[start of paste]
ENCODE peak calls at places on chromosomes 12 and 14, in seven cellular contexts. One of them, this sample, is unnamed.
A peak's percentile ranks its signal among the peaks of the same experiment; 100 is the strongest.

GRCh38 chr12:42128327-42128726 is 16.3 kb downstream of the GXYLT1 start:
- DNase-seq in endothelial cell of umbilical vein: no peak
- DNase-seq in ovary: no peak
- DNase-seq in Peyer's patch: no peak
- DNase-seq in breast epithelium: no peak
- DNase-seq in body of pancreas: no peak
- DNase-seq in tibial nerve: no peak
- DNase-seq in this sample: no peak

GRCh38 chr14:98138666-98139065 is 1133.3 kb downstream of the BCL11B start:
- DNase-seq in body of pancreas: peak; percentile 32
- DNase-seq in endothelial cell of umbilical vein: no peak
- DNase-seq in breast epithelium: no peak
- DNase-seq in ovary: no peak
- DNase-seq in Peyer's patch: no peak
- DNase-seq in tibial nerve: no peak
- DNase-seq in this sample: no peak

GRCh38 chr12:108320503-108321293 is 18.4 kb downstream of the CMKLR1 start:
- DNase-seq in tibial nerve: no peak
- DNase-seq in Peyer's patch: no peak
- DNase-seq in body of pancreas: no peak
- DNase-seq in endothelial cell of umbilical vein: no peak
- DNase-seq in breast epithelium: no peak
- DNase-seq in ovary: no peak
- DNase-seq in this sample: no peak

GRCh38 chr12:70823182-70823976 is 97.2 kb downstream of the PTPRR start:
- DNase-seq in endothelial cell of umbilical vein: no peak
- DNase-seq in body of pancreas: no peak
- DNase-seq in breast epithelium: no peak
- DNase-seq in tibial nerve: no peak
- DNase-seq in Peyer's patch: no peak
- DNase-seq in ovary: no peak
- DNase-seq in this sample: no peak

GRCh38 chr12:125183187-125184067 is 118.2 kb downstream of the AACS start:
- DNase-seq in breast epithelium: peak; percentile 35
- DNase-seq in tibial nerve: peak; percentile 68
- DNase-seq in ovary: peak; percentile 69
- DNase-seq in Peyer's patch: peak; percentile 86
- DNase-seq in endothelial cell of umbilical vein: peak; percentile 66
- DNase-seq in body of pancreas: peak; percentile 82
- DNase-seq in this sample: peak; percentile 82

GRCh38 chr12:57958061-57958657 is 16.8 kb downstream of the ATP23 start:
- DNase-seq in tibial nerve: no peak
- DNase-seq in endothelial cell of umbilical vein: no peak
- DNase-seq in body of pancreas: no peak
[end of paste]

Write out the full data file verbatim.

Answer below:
ENCODE peak calls at places on chromosomes 12 and 14, in seven cellular contexts. One of them, this sample, is unnamed.
A peak's percentile ranks its signal among the peaks of the same experiment; 100 is the strongest.

GRCh38 chr12:42128327-42128726 is 16.3 kb downstream of the GXYLT1 start:
- DNase-seq in endothelial cell of umbilical vein: no peak
- DNase-seq in ovary: no peak
- DNase-seq in Peyer's patch: no peak
- DNase-seq in breast epithelium: no peak
- DNase-seq in body of pancreas: no peak
- DNase-seq in tibial nerve: no peak
- DNase-seq in this sample: no peak

GRCh38 chr14:98138666-98139065 is 1133.3 kb downstream of the BCL11B start:
- DNase-seq in body of pancreas: peak; percentile 32
- DNase-seq in endothelial cell of umbilical vein: no peak
- DNase-seq in breast epithelium: no peak
- DNase-seq in ovary: no peak
- DNase-seq in Peyer's patch: no peak
- DNase-seq in tibial nerve: no peak
- DNase-seq in this sample: no peak

GRCh38 chr12:108320503-108321293 is 18.4 kb downstream of the CMKLR1 start:
- DNase-seq in tibial nerve: no peak
- DNase-seq in Peyer's patch: no peak
- DNase-seq in body of pancreas: no peak
- DNase-seq in endothelial cell of umbilical vein: no peak
- DNase-seq in breast epithelium: no peak
- DNase-seq in ovary: no peak
- DNase-seq in this sample: no peak

GRCh38 chr12:70823182-70823976 is 97.2 kb downstream of the PTPRR start:
- DNase-seq in endothelial cell of umbilical vein: no peak
- DNase-seq in body of pancreas: no peak
- DNase-seq in breast epithelium: no peak
- DNase-seq in tibial nerve: no peak
- DNase-seq in Peyer's patch: no peak
- DNase-seq in ovary: no peak
- DNase-seq in this sample: no peak

GRCh38 chr12:125183187-125184067 is 118.2 kb downstream of the AACS start:
- DNase-seq in breast epithelium: peak; percentile 35
- DNase-seq in tibial nerve: peak; percentile 68
- DNase-seq in ovary: peak; percentile 69
- DNase-seq in Peyer's patch: peak; percentile 86
- DNase-seq in endothelial cell of umbilical vein: peak; percentile 66
- DNase-seq in body of pancreas: peak; percentile 82
- DNase-seq in this sample: peak; percentile 82

GRCh38 chr12:57958061-57958657 is 16.8 kb downstream of the ATP23 start:
- DNase-seq in tibial nerve: no peak
- DNase-seq in endothelial cell of umbilical vein: no peak
- DNase-seq in body of pancreas: no peak